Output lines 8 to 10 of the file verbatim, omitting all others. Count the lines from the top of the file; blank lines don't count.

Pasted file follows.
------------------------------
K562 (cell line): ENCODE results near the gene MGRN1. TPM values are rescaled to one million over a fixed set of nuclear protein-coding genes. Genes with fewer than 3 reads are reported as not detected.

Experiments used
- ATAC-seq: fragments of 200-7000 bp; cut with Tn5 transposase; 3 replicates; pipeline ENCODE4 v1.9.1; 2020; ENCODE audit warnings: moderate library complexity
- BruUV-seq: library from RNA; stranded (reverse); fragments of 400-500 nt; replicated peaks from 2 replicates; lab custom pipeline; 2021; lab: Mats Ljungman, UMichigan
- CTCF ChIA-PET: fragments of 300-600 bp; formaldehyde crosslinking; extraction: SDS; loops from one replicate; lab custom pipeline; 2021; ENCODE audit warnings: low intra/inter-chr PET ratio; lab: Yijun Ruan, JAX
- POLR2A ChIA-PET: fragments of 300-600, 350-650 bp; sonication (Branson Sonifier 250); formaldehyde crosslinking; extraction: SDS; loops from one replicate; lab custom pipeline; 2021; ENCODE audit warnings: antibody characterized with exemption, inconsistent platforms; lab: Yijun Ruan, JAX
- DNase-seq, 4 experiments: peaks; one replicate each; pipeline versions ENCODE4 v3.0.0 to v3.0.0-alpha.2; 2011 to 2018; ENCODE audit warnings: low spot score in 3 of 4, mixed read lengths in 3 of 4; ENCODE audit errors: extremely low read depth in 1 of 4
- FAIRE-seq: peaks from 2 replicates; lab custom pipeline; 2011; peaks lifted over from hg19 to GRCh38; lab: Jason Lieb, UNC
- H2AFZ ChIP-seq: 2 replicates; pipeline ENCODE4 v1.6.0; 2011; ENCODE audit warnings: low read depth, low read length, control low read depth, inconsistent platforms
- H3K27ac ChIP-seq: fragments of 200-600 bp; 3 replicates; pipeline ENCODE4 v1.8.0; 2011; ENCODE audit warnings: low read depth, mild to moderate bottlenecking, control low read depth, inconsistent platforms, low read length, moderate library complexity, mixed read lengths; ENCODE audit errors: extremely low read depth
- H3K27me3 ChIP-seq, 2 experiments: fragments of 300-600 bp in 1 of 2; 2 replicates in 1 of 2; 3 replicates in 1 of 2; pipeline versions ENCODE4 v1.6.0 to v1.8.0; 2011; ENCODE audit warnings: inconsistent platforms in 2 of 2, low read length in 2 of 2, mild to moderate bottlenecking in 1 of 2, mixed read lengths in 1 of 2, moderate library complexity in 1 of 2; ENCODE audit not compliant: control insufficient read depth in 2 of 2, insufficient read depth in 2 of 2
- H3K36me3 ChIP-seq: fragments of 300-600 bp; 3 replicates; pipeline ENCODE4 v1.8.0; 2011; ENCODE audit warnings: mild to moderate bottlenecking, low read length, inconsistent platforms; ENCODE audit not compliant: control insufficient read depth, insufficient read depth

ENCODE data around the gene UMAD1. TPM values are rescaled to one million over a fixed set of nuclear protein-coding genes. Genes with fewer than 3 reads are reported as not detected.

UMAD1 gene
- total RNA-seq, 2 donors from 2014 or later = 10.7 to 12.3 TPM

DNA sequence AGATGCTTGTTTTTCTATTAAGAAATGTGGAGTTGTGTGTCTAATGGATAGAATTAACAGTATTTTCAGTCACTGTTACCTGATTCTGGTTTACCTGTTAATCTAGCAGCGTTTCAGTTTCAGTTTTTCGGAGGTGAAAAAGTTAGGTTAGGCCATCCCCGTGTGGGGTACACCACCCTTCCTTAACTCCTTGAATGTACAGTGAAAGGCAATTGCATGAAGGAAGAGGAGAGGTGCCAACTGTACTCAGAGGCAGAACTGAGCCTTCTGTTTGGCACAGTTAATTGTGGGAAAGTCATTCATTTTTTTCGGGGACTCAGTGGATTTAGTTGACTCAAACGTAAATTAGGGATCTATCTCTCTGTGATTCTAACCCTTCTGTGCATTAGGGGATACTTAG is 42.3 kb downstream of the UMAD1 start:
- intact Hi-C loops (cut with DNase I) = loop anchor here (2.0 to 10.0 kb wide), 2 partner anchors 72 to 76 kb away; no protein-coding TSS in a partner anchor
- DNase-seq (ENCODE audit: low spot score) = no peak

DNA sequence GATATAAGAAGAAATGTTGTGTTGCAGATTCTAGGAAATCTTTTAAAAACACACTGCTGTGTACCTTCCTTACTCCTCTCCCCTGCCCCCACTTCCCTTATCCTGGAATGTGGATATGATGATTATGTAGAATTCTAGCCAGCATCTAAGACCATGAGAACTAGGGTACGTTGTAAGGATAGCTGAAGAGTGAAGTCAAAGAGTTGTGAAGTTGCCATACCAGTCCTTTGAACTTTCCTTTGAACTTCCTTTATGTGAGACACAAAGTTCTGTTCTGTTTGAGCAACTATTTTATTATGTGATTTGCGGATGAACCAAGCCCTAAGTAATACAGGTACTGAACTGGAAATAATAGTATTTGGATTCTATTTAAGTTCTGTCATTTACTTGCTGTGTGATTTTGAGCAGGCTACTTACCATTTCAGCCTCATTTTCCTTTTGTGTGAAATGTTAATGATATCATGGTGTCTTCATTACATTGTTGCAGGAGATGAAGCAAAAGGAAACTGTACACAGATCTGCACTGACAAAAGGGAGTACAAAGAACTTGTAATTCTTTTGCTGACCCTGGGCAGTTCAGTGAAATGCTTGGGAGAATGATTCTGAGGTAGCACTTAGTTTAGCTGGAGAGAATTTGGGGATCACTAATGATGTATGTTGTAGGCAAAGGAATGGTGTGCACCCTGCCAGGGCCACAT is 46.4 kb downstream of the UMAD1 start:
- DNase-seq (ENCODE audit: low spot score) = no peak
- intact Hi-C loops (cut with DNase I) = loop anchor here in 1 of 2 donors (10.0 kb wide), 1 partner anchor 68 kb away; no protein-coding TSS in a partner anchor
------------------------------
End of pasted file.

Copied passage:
- FAIRE-seq: peaks from 2 replicates; lab custom pipeline; 2011; peaks lifted over from hg19 to GRCh38; lab: Jason Lieb, UNC
- H2AFZ ChIP-seq: 2 replicates; pipeline ENCODE4 v1.6.0; 2011; ENCODE audit warnings: low read depth, low read length, control low read depth, inconsistent platforms
- H3K27ac ChIP-seq: fragments of 200-600 bp; 3 replicates; pipeline ENCODE4 v1.8.0; 2011; ENCODE audit warnings: low read depth, mild to moderate bottlenecking, control low read depth, inconsistent platforms, low read length, moderate library complexity, mixed read lengths; ENCODE audit errors: extremely low read depth